Recently, I've been thinking a lot about human centred design, and how the past two years I've effectively re-designed (or re-engineered?) a career change path that better reflects my values, enables me to stay involved in select astronomy projects, and enables me to work on new challenges with the aim of making a positive impact on the world. It's rare that people have the opportunity to that. Some may see it as completely self-indulgent, others may see it as finding a new calling, others might call it a mid-life career crisis.
But the more people I meet, the more I discover that I'm not the only one who is forging a new and unique pathway to a successful career. Nearly every week I meet people who are eschewing the well-trodden career path and flipping their lifestyle and careers in unexpected ways. For academic researchers this can be a challenge. Leaving the field is often seen as being negative – a failure of sorts, and proof of the "publish or perish" mantra. It can also lead to somewhat of an existential crisis, since much of what you do quickly becomes "your identity" whether you want it to or not.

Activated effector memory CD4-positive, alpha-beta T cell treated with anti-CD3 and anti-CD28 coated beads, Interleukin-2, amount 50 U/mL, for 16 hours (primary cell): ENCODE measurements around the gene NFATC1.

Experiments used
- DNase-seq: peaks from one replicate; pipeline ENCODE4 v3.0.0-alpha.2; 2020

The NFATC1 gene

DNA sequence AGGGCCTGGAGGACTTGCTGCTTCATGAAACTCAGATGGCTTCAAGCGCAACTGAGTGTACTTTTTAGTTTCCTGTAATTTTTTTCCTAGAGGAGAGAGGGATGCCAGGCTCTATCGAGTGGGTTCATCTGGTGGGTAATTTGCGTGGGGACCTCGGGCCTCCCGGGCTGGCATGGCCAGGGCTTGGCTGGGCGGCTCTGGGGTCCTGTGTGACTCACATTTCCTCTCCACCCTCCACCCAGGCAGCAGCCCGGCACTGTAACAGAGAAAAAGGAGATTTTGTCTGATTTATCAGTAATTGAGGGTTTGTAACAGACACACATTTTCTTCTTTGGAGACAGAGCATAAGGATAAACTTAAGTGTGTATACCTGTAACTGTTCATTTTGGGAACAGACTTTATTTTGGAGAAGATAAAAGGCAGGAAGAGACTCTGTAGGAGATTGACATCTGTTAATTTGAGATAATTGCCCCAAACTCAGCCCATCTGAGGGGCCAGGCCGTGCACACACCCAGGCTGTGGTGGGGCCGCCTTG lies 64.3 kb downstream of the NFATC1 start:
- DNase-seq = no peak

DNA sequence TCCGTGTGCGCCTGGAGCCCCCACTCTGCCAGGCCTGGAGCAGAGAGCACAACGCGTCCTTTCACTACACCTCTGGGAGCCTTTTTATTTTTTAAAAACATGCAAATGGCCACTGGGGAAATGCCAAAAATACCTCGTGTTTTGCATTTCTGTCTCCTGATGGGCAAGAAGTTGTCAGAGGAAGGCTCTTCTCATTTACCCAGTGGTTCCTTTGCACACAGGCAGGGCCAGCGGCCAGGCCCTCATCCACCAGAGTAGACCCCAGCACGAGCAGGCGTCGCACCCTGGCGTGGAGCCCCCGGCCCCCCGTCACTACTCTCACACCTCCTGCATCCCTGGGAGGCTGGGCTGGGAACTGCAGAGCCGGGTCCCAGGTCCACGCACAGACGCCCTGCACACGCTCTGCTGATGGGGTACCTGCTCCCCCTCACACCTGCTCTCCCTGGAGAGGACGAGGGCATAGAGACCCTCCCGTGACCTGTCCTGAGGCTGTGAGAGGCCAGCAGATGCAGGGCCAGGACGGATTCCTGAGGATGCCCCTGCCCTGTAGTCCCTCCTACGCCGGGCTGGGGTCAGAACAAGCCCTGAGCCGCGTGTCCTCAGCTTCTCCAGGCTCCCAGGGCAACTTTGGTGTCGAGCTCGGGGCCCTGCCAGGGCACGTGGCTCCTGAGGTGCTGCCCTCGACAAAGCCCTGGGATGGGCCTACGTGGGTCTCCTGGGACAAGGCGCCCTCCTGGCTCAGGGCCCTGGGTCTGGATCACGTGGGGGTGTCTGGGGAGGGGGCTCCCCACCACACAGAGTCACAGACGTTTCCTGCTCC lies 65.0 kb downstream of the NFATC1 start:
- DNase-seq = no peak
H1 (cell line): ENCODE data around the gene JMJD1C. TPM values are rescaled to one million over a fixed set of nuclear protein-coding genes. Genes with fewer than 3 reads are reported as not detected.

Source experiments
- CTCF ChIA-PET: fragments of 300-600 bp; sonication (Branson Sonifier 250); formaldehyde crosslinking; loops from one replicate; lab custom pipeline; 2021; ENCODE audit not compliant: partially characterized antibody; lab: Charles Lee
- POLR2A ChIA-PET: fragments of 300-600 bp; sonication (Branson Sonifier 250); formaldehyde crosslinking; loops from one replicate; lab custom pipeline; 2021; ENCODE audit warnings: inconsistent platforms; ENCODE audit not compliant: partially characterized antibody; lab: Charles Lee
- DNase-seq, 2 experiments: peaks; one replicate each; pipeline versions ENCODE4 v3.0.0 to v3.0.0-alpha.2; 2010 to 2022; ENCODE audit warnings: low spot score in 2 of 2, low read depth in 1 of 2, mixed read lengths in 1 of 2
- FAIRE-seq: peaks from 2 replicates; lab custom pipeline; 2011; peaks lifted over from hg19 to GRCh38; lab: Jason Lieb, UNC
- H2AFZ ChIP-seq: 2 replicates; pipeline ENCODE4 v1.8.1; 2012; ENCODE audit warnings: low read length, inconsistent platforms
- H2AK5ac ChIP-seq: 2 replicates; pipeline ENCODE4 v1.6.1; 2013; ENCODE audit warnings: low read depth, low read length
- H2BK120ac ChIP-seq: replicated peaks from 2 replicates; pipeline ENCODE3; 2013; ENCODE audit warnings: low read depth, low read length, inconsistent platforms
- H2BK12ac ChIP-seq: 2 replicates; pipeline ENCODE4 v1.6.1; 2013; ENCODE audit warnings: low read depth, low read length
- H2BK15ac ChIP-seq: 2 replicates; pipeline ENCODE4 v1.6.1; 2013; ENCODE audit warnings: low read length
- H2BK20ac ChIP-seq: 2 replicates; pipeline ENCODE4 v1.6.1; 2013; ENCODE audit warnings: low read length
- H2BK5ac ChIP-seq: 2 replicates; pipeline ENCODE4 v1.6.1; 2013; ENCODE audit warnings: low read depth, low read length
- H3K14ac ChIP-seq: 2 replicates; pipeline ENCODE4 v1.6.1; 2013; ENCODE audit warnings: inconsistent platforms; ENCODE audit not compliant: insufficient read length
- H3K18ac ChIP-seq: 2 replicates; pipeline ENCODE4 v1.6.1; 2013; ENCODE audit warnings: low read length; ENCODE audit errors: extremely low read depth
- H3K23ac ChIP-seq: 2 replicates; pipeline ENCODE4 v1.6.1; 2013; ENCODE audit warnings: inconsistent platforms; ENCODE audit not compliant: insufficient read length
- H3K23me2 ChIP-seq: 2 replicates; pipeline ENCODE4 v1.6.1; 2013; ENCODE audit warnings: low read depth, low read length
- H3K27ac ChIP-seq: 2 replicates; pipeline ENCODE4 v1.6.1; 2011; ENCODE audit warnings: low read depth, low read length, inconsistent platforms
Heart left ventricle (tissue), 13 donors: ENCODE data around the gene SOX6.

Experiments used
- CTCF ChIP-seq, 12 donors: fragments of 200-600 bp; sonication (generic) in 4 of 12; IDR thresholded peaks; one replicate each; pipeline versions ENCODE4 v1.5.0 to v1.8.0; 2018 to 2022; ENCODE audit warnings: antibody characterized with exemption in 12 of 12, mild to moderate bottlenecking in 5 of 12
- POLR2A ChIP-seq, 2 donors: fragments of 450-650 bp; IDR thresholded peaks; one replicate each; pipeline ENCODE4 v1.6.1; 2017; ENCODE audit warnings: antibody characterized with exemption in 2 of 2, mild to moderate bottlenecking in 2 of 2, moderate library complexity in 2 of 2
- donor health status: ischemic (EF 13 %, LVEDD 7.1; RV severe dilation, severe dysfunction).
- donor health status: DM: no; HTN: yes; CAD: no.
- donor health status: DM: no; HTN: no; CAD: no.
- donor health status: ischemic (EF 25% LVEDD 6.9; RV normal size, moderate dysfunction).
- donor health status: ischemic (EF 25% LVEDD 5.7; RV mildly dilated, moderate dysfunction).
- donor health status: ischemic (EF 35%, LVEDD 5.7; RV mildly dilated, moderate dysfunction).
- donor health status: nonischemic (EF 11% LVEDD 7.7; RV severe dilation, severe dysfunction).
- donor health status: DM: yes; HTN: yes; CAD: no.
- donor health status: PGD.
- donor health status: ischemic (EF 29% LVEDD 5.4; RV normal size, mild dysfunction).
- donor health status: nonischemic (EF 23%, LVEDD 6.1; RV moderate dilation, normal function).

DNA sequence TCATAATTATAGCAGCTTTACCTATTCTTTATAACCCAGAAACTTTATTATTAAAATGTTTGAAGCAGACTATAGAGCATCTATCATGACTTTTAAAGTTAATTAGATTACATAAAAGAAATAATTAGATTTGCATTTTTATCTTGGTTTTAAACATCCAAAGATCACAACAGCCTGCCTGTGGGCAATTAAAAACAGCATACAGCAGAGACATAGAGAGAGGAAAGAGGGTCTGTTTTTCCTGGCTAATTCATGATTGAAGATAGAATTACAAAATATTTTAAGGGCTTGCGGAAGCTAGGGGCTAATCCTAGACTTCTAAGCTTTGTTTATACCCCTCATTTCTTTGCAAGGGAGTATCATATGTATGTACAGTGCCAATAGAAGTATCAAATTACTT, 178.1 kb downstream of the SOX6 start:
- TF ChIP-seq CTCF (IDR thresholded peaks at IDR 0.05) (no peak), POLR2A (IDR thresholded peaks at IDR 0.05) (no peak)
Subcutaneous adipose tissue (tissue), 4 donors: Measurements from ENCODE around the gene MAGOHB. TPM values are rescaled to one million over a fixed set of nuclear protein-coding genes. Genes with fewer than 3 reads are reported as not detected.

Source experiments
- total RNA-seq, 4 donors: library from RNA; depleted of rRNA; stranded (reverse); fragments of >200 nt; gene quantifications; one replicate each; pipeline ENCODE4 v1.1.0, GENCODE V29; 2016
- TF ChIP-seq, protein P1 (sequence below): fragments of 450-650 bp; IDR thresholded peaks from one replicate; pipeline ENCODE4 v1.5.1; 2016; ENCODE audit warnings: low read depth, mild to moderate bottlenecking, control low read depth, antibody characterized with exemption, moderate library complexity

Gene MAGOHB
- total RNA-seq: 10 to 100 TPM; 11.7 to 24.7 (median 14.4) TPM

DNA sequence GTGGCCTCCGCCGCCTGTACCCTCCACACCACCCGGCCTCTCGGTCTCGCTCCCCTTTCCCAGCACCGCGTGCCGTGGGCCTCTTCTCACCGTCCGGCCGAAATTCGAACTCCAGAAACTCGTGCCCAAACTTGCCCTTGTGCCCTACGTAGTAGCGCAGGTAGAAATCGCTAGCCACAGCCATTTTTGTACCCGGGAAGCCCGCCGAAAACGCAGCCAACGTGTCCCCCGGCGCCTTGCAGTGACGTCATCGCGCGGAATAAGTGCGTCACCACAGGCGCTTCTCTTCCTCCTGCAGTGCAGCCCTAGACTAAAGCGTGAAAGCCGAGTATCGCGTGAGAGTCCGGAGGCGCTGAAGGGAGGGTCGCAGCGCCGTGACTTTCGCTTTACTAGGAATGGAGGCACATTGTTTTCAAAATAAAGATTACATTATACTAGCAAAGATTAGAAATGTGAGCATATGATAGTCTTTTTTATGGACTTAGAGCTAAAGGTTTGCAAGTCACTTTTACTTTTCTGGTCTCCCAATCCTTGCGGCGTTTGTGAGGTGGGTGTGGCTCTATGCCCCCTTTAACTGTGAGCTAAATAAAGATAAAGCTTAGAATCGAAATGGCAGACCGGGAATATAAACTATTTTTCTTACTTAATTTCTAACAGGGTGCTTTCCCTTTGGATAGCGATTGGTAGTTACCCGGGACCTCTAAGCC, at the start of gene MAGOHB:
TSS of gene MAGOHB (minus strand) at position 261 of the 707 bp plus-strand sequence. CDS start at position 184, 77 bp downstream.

For me the past two years have been an unexpected adventure. I would not have had as many different experiences and opportunities had I not taken a leap into the unknown, and allowed myself to take a break from full-time work. Although I knew I would be ok – at least financially, this was a very bold move. Throughout the year I said "no" to a number of good opportunities, that would have meant settling for the same type of work. Melbourne's growing startup ecosystem and the need for universities and academics to innovate, as well as the rise of data science in academia and tech, have played a major role in re-designing my career. So was the growing realisation that if I were to leave astronomy research – which to a large extent I already had.... it had to be for something amazing. Something meaningful. Purposeful.